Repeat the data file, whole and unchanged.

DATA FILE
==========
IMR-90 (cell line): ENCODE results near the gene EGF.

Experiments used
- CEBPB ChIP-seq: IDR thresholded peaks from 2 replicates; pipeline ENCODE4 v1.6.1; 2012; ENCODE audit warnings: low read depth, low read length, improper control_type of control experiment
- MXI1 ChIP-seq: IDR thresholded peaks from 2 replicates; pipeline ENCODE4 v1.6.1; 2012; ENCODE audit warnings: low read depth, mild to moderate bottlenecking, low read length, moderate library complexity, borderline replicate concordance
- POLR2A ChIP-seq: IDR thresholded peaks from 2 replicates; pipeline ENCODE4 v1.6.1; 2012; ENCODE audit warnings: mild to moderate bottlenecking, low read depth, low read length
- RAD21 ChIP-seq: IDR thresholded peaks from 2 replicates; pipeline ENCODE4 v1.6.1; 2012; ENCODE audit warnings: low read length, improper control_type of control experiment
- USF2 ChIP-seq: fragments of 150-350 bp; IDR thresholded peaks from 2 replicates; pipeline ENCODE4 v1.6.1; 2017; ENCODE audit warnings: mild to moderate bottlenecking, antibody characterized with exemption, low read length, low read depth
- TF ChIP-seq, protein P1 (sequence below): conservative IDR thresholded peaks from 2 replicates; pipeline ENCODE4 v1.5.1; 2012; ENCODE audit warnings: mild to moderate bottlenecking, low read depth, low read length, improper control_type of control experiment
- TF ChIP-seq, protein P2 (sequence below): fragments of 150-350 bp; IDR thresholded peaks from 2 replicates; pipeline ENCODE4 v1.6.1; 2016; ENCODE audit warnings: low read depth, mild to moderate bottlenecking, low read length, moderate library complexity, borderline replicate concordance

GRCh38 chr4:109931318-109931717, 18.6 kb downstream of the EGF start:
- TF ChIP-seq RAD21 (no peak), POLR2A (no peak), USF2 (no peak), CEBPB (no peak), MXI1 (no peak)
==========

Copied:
IMR-90 (cell line): ENCODE results near the gene EGF.

Experiments used
- CEBPB ChIP-seq: IDR thresholded peaks from 2 replicates; pipeline ENCODE4 v1.6.1; 2012; ENCODE audit warnings: low read depth, low read length, improper control_type of control experiment
- MXI1 ChIP-seq: IDR thresholded peaks from 2 replicates; pipeline ENCODE4 v1.6.1; 2012; ENCODE audit warnings: low read depth, mild to moderate bottlenecking, low read length, moderate library complexity, borderline replicate concordance
- POLR2A ChIP-seq: IDR thresholded peaks from 2 replicates; pipeline ENCODE4 v1.6.1; 2012; ENCODE audit warnings: mild to moderate bottlenecking, low read depth, low read length
- RAD21 ChIP-seq: IDR thresholded peaks from 2 replicates; pipeline ENCODE4 v1.6.1; 2012; ENCODE audit warnings: low read length, improper control_type of control experiment
- USF2 ChIP-seq: fragments of 150-350 bp; IDR thresholded peaks from 2 replicates; pipeline ENCODE4 v1.6.1; 2017; ENCODE audit warnings: mild to moderate bottlenecking, antibody characterized with exemption, low read length, low read depth
- TF ChIP-seq, protein P1 (sequence below): conservative IDR thresholded peaks from 2 replicates; pipeline ENCODE4 v1.5.1; 2012; ENCODE audit warnings: mild to moderate bottlenecking, low read depth, low read length, improper control_type of control experiment
- TF ChIP-seq, protein P2 (sequence below): fragments of 150-350 bp; IDR thresholded peaks from 2 replicates; pipeline ENCODE4 v1.6.1; 2016; ENCODE audit warnings: low read depth, mild to moderate bottlenecking, low read length, moderate library complexity, borderline replicate concordance

GRCh38 chr4:109931318-109931717, 18.6 kb downstream of the EGF start:
- TF ChIP-seq RAD21 (no peak), POLR2A (no peak), USF2 (no peak), CEBPB (no peak), MXI1 (no peak)